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Compliance In Focus
Posted by Heather S. Friar on Thu, Sep 19, 2019

Budgets, Extra Costs and Feasibility

Budgets, Extra Costs and Feasibility


Understanding the cost of something is important when making a financial decision both professionally and personally. It is imperative that one understands the cost of an item which includes the extra fees that may not be visible on the price tag.

The same is true in conducting clinical research trials. After the sponsor has selected a site to participate in the clinical trial, one must understand the overall cost of the study to determine if conducting the study is feasible. It is necessary to review the clinical trial study budget and clinical trial agreement before committing to conducting the study. Since most clinical trials are conducted on a set budget, due to the securing of federal and/or private funding and grant money, there is not much flexibility in making big adjustments once the study has started, as most funds are already allocated.

For the study site, it is important that one understands the potential “extra” costs when determining feasibility. The following, at a minimum, should be considered:
  • Review all of the documents and footnotes.
  • Perform the cost per participant for the entire study.
  • Determine if the budgeted amount will cover the costs of the participants.
  • Determine if the staffing at the site is adequate to oversee the trial through study closure.
  • Determine if the site has the necessary equipment and resources to conduct the study which includes storage and shipping costs.

There are so many “extra” costs in a clinical research study that must be included in the overall allocation of the study dollars. Although not all scenarios of a clinical study can be explored and budgeted, it is however important to make sure the funding is allocated appropriately and the study can be conducted as proposed.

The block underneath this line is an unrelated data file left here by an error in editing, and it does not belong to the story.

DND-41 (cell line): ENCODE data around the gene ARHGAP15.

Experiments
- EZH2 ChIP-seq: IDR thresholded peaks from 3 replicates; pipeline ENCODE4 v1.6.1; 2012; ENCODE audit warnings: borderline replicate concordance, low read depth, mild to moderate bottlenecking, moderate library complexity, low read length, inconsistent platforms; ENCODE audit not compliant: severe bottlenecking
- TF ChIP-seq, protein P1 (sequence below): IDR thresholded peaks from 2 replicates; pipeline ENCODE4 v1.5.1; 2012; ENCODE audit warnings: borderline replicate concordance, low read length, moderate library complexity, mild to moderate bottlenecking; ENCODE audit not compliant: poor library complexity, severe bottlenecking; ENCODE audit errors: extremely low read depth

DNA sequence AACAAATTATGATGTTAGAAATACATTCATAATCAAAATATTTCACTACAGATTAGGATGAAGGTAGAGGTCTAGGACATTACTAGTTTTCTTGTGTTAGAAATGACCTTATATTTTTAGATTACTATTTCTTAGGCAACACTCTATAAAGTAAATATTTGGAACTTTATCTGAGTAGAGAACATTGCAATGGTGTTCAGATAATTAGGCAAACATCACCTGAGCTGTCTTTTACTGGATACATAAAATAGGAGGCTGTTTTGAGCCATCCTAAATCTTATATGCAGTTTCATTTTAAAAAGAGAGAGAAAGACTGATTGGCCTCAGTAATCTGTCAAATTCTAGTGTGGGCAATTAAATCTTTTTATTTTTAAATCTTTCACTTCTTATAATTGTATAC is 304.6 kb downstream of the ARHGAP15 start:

For the study sponsor, underestimating the overall cost of conducting the study can jeopardize the study as the study may have to prematurely end as the funding has run out and additional funds are unable to be secured. While most study sites are not in the business to make an exorbitant amount of money, they need to remain competitive and continuing a study that has run out of budgeted money will tap into the profits of the site. Overestimating the overall cost of conducting a study can have an unfavorable effect on future studies for a sponsor as well. If funds are available after the clinical trial has completed, they should be returned to the financial supplier and be allocated for a different use or study. If money is not returned by the sponsor to the lender, future requests may be denied making the financial funding of a clinical trial difficult to secure for that sponsor.

Researchers must appreciate the overall value and importance of clinical trial agreements and study budgets when determining site feasibility. Securing adequate funding is attributable to the success of any clinical research study. Having the ability to identify the “extra” costs can directly have an impact on the overall cost and conduct of the study. By having a strong work ethic, integrity, a strong reputation for great service and being financially competitive, sponsors will continue to utilize the study site for clinical studies both current and future. Lastly, the study site must be able to confidently determine if the study is feasible and able to be conducted at their site.

Please share your thoughts on study feasibility and how the study budget impacts your overall decision as the sponsor to select a site to participate in a clinical research trial or your overall decision as the site to participate in a clinical trial.


photo credit: moneybright Money and budget stock photo via photopin (license)

Topics: Study Budgets, Study Site, Study Sponsor


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